Obesity,Diets#Eating Disorders#Bullying#Fat Acceptance#Please Share
MUCH of the debate about the nation’s obesity epidemic has focused, not surprisingly, on food: labeling requirements, taxes on sugary beverages and snacks, junk food advertisements aimed at children and the nutritional quality of school lunches.
But obesity affects not only health but also economic outcomes: overweight people have less success in the job market and make less money over the course of their careers than slimmer people. The problem is particularly acute for overweight women, because they are significantly less likely to complete college.
We arrived at this conclusion after examining data from a project that tracks more than 10,000 people who graduated from Wisconsin high schools in 1957. From career entry to retirement, overweight men experienced no barriers to getting hired and promoted. But heavier women worked in jobs that had lower earnings and social status and required less education than their thinner female peers.
At first glance this difference might appear to reflect bias on the part of employers, and male supervisors in particular. After all, studies find that employers tend to view overweight workers as less capable, less hard-working and lacking in self-control.
But the real reason was that overweight women were less likely to earn college degrees — regardless of their ability, professional goals or socioeconomic status. In other words, it didn’t matter how talented or ambitious they were, or how well they had done in high school. Nor did it matter whether their parents were rich or poor, well educated or high school dropouts.
Our study, published last year in the journal Social Forces, was the first to show that decreased education was the key mechanism that reduced the career achievement of overweight women — an impact that persisted even among those who lost weight later in life. We found no similar gap in educational attainment for overweight men.
Why doesn’t body size affect men’s attainment as much as women’s? One explanation is that overweight girls are more stigmatized and isolated in high school compared with overweight boys. Other studies have shown that body size is one of the primary ways Americans judge female — but not male — attractiveness. We also know that the social stigma associated with obesity is strongest during adolescence. So perhaps teachers and peers judge overweight girls more harshly. In addition, evidence suggests that, relative to overweight girls, overweight boys are more active in extracurricular activities, like sports, which may lead to stronger friendships and social ties. (Of course our study followed a particular group from career entry to retirement, and more study is needed to determine whether overweight girls finishing high school today face the same barriers, though these social factors suggest they do.)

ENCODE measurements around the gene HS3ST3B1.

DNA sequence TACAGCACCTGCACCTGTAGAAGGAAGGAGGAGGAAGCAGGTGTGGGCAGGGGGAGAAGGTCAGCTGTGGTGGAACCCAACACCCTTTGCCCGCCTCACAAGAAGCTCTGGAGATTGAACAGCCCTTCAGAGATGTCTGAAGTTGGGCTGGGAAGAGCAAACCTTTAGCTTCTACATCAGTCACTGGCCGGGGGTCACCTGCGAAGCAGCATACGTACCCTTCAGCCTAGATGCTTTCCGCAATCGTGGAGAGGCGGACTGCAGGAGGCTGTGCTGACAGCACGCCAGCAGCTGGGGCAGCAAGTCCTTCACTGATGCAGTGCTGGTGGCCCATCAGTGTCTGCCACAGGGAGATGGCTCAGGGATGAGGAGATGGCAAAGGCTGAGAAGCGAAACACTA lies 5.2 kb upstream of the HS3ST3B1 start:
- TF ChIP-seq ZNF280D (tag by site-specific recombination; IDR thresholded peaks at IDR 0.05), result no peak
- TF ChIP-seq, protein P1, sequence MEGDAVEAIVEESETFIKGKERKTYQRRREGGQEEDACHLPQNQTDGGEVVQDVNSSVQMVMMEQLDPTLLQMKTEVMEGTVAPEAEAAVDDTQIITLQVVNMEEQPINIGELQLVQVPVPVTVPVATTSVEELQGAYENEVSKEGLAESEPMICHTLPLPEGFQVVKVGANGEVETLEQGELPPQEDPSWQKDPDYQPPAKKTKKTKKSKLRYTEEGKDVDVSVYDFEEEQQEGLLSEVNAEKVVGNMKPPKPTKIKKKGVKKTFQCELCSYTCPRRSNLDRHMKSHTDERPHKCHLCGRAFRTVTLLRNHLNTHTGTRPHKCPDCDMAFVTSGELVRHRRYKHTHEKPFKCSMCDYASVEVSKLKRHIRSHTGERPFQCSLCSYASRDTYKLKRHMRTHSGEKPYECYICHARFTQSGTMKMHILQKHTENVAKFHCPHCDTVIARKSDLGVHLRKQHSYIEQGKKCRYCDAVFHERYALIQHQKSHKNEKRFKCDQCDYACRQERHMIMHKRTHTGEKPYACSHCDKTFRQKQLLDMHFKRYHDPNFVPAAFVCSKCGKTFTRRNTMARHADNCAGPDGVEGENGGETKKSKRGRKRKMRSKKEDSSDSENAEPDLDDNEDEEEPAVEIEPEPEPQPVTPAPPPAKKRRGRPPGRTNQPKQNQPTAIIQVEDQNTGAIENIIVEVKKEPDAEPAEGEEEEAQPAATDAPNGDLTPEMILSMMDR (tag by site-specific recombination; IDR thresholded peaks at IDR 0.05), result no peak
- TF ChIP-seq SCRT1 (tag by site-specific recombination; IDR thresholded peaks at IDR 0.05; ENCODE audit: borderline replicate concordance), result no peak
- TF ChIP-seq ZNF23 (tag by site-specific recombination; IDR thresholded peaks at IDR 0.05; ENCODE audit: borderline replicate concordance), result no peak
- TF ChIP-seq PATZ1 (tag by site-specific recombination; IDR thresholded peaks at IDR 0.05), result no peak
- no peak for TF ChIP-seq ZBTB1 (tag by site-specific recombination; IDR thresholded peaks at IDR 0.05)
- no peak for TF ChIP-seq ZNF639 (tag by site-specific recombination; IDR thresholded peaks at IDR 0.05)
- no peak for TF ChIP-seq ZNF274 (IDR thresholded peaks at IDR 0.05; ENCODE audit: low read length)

That overweight women continue to trail men — including overweight men — in educational attainment in America is remarkable, given that women in general are outpacing men in college completion and in earning advanced degrees.
What does this mean for policy? Previous studies have shown that overweight adolescents feel stigmatized by their peers and their teachers, have fewer friends and often feel socially isolated. Teenagers who feel less connected to teachers, school and peers are less likely to graduate and go on to college. So policies to help overweight girls need to work on two levels: promoting healthful behaviors and shifting attitudes.
Obesity is occurring in children at younger and younger ages, so prevention needs to start as early as primary school. While early intervention has obvious potential health benefits, it is also critical from a career perspective. In addition, overweight girls should be encouraged to participate in college preparation courses and extracurricular activities. Health education that focuses on diet and exercise but does not stigmatize overweight teenagers is critical.
Teachers and principals need to be aggressive in limiting bullying and looking for signs of depression in overweight girls. Teenage girls, regardless of body size, struggle with self-esteem and are at higher risk of depression than boys, so expanding health education to include psychological as well as physical health could help all girls. Public health campaigns should reframe the problem of obesity from one of individual failure to one of public concern.
The economic harm to overweight women is more than a series of personal troubles; it may contribute to the rising disparities between rich and poor, and it is a drain on the human capital and economic productivity of our nation.